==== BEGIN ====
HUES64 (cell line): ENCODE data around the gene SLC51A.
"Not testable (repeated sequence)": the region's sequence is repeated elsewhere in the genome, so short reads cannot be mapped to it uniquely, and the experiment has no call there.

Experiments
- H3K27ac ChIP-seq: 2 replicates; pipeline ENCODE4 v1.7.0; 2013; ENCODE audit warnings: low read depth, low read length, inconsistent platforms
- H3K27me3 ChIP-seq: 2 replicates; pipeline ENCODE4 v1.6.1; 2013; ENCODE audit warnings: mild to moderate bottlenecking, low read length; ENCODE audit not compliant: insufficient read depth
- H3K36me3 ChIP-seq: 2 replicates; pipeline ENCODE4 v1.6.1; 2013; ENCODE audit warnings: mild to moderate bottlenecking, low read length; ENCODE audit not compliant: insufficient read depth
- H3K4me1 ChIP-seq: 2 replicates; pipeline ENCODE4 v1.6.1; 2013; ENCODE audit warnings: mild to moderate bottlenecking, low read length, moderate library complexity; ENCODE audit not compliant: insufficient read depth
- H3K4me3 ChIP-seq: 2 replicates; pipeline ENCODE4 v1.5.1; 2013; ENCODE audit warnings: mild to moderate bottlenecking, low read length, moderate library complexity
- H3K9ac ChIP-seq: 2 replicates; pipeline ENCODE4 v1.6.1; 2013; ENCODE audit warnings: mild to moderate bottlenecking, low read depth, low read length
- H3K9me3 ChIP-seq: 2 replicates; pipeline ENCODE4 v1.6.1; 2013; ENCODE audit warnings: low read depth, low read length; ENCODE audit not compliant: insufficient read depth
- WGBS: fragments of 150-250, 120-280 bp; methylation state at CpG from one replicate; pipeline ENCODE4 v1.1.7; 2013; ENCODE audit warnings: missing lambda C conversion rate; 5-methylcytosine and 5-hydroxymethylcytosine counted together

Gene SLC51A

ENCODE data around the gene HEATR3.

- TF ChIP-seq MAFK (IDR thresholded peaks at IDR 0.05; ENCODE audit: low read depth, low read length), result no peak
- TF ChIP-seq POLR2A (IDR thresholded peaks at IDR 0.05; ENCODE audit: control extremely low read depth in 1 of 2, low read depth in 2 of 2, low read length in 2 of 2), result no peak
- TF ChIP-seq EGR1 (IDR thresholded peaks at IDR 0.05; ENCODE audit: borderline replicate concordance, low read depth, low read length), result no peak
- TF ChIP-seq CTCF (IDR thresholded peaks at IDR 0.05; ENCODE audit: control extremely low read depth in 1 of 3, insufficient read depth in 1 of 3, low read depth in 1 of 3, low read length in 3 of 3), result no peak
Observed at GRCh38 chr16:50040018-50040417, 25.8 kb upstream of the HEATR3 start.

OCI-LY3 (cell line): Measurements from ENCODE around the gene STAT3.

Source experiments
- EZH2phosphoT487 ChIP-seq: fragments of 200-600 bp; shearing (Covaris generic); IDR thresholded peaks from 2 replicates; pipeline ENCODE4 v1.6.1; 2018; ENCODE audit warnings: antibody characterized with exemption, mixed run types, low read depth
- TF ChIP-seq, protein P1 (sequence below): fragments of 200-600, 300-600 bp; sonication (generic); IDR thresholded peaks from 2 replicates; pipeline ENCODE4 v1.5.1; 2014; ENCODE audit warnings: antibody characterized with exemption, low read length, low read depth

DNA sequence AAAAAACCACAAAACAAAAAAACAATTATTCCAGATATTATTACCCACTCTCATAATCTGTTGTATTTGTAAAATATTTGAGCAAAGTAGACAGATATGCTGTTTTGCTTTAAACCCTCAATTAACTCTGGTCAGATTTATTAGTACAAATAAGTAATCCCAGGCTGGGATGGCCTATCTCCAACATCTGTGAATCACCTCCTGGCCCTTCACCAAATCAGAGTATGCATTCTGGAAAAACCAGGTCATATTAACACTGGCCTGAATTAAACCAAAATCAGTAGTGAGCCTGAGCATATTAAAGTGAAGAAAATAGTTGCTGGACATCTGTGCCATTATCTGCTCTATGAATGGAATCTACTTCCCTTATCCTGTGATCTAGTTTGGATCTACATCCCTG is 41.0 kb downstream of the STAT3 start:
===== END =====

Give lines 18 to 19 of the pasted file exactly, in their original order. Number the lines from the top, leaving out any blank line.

Observed at GRCh38 chr16:50040018-50040417, 25.8 kb upstream of the HEATR3 start.

OCI-LY3 (cell line): Measurements from ENCODE around the gene STAT3.